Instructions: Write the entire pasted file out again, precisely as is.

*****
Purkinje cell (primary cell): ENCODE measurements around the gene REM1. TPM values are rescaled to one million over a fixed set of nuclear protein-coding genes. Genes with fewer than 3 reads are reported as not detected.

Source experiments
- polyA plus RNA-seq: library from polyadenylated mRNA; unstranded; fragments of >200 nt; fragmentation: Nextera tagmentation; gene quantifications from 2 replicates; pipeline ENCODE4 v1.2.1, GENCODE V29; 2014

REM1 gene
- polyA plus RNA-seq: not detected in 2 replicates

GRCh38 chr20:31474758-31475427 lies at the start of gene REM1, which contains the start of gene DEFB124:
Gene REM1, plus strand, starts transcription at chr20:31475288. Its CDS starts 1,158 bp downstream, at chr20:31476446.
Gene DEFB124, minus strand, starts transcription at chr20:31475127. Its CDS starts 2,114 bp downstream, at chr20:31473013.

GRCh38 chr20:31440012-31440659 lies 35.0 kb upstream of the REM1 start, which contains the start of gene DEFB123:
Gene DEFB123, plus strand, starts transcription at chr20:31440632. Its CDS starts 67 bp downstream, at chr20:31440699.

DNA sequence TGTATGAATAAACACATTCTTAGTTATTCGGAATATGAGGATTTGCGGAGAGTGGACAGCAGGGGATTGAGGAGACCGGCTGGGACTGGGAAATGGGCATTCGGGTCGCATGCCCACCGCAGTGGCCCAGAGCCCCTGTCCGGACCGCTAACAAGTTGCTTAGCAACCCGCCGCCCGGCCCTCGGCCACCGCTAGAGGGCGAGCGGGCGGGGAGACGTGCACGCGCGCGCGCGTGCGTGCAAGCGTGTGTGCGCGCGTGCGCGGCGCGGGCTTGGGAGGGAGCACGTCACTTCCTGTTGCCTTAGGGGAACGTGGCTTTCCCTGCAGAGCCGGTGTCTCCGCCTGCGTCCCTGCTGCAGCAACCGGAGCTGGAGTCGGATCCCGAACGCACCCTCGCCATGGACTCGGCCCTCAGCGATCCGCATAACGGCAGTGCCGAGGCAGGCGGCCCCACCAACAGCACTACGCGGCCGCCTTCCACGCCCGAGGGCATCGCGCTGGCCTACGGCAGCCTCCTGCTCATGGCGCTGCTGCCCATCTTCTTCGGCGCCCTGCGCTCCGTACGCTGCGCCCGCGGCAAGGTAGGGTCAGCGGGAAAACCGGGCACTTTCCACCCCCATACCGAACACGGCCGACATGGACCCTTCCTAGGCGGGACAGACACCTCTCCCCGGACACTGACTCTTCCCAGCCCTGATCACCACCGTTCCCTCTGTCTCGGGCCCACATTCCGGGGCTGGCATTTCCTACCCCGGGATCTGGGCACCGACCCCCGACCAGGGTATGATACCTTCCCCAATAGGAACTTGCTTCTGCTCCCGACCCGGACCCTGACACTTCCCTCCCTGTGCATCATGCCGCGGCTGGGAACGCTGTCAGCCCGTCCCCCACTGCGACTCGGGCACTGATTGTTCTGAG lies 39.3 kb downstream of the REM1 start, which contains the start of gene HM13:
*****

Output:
Purkinje cell (primary cell): ENCODE measurements around the gene REM1. TPM values are rescaled to one million over a fixed set of nuclear protein-coding genes. Genes with fewer than 3 reads are reported as not detected.

Source experiments
- polyA plus RNA-seq: library from polyadenylated mRNA; unstranded; fragments of >200 nt; fragmentation: Nextera tagmentation; gene quantifications from 2 replicates; pipeline ENCODE4 v1.2.1, GENCODE V29; 2014

REM1 gene
- polyA plus RNA-seq: not detected in 2 replicates

GRCh38 chr20:31474758-31475427 lies at the start of gene REM1, which contains the start of gene DEFB124:
Gene REM1, plus strand, starts transcription at chr20:31475288. Its CDS starts 1,158 bp downstream, at chr20:31476446.
Gene DEFB124, minus strand, starts transcription at chr20:31475127. Its CDS starts 2,114 bp downstream, at chr20:31473013.

GRCh38 chr20:31440012-31440659 lies 35.0 kb upstream of the REM1 start, which contains the start of gene DEFB123:
Gene DEFB123, plus strand, starts transcription at chr20:31440632. Its CDS starts 67 bp downstream, at chr20:31440699.

DNA sequence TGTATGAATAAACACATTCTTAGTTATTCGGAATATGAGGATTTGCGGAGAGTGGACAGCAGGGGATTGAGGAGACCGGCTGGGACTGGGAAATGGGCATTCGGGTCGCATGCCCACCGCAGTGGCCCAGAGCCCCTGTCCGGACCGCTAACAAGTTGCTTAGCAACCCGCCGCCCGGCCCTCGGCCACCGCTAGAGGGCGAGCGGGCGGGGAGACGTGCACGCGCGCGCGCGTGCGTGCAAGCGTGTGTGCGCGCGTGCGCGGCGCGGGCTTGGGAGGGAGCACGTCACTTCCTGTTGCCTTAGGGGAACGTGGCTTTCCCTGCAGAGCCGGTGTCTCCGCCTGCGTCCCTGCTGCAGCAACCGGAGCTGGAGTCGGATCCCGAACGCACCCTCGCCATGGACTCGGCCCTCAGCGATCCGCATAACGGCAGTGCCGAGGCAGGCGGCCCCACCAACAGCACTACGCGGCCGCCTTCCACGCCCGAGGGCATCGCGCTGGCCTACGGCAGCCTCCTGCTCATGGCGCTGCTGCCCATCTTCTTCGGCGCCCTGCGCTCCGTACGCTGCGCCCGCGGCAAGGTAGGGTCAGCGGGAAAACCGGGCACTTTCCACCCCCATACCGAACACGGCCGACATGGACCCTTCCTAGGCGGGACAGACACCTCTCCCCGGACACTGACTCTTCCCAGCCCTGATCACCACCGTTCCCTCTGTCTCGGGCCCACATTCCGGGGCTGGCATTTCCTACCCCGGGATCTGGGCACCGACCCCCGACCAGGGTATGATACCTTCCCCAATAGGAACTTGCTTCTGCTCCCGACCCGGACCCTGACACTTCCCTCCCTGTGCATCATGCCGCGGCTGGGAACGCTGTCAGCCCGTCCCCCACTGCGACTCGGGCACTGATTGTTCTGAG lies 39.3 kb downstream of the REM1 start, which contains the start of gene HM13: